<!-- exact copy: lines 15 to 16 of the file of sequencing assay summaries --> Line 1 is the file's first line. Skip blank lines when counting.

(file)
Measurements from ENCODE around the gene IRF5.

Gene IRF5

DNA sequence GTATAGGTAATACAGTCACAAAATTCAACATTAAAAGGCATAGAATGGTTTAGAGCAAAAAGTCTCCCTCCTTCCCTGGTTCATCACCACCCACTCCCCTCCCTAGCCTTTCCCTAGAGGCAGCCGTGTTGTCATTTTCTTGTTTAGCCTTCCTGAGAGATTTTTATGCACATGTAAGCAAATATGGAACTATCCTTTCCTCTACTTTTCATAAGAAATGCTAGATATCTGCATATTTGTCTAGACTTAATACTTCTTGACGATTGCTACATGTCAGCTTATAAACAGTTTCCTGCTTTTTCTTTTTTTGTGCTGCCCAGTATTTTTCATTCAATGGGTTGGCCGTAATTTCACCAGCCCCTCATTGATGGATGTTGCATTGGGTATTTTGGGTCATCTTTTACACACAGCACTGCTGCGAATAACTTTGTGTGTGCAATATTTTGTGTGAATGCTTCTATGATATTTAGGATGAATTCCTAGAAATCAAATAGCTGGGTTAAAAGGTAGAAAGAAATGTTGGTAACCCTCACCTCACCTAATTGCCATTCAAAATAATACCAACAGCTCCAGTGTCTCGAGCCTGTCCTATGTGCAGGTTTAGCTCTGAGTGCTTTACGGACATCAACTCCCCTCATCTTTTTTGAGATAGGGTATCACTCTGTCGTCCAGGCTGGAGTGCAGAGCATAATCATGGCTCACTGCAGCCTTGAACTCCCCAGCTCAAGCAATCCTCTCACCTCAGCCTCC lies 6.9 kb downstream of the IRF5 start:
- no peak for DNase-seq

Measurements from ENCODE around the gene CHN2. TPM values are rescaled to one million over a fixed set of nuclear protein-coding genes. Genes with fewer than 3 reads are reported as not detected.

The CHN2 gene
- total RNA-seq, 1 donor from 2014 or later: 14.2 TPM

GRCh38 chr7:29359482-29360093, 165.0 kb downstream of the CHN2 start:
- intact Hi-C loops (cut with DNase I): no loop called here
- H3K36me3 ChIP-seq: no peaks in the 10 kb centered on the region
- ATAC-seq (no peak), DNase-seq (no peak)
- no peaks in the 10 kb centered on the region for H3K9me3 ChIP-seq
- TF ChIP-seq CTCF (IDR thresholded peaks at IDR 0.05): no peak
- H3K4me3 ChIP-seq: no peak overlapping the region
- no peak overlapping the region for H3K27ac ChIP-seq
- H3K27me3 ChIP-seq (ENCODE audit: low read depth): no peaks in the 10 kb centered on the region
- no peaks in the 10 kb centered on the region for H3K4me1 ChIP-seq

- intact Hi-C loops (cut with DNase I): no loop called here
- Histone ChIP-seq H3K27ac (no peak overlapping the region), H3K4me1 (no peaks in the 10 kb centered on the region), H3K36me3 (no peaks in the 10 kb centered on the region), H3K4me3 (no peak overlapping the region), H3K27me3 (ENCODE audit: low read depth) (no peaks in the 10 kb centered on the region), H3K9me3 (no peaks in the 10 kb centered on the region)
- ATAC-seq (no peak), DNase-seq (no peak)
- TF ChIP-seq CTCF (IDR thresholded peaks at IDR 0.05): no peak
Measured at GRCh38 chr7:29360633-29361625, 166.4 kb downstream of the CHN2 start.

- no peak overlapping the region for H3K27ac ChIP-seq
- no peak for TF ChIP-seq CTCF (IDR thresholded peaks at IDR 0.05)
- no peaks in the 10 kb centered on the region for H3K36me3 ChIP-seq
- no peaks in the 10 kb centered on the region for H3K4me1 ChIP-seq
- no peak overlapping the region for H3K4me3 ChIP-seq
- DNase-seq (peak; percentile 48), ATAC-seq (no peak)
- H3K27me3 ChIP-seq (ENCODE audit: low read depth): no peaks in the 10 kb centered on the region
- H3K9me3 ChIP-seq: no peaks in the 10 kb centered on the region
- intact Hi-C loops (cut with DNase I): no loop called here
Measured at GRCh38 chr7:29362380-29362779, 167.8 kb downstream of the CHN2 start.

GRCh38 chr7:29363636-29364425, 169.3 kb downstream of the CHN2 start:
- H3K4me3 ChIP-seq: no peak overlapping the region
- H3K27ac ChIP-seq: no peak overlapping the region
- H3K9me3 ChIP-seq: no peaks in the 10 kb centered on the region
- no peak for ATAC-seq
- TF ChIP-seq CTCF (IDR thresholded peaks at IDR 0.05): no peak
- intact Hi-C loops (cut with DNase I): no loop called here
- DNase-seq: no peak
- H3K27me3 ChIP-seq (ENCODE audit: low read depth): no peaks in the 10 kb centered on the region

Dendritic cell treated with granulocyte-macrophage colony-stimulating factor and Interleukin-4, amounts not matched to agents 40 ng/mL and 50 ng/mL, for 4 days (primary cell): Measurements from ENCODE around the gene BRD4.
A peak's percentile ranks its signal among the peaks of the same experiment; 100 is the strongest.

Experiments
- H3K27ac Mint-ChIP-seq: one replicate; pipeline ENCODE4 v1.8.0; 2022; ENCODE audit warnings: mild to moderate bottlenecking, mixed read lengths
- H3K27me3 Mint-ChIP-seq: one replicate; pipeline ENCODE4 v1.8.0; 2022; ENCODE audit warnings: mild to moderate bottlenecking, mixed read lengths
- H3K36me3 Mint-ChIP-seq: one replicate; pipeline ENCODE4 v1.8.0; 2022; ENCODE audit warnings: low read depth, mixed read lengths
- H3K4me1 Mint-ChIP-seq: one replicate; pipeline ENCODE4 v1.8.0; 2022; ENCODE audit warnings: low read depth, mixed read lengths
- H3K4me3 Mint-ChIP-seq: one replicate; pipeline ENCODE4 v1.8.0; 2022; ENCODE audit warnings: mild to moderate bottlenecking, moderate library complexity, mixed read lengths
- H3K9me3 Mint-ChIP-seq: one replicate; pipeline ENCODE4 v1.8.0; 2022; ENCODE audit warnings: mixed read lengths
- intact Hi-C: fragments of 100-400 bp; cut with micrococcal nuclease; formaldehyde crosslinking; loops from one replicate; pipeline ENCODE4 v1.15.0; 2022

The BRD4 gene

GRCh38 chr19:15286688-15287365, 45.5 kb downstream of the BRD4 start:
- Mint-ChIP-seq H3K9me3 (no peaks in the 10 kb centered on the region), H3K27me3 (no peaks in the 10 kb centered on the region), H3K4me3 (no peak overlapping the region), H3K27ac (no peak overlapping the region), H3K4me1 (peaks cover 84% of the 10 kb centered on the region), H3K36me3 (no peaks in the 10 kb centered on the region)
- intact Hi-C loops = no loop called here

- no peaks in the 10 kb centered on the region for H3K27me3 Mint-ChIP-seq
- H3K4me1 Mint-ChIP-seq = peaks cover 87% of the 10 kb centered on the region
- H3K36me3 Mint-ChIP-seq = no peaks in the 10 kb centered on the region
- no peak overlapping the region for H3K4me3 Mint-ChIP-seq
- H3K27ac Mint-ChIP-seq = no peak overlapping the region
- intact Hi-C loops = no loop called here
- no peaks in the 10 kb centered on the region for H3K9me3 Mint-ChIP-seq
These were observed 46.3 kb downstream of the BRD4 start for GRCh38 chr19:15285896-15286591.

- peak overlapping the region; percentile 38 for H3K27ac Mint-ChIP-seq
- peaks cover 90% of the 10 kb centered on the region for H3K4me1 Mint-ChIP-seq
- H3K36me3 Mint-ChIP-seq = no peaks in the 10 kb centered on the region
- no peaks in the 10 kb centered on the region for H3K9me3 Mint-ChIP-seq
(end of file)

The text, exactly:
- no peak overlapping the region for H3K27ac ChIP-seq
- H3K27me3 ChIP-seq (ENCODE audit: low read depth): no peaks in the 10 kb centered on the region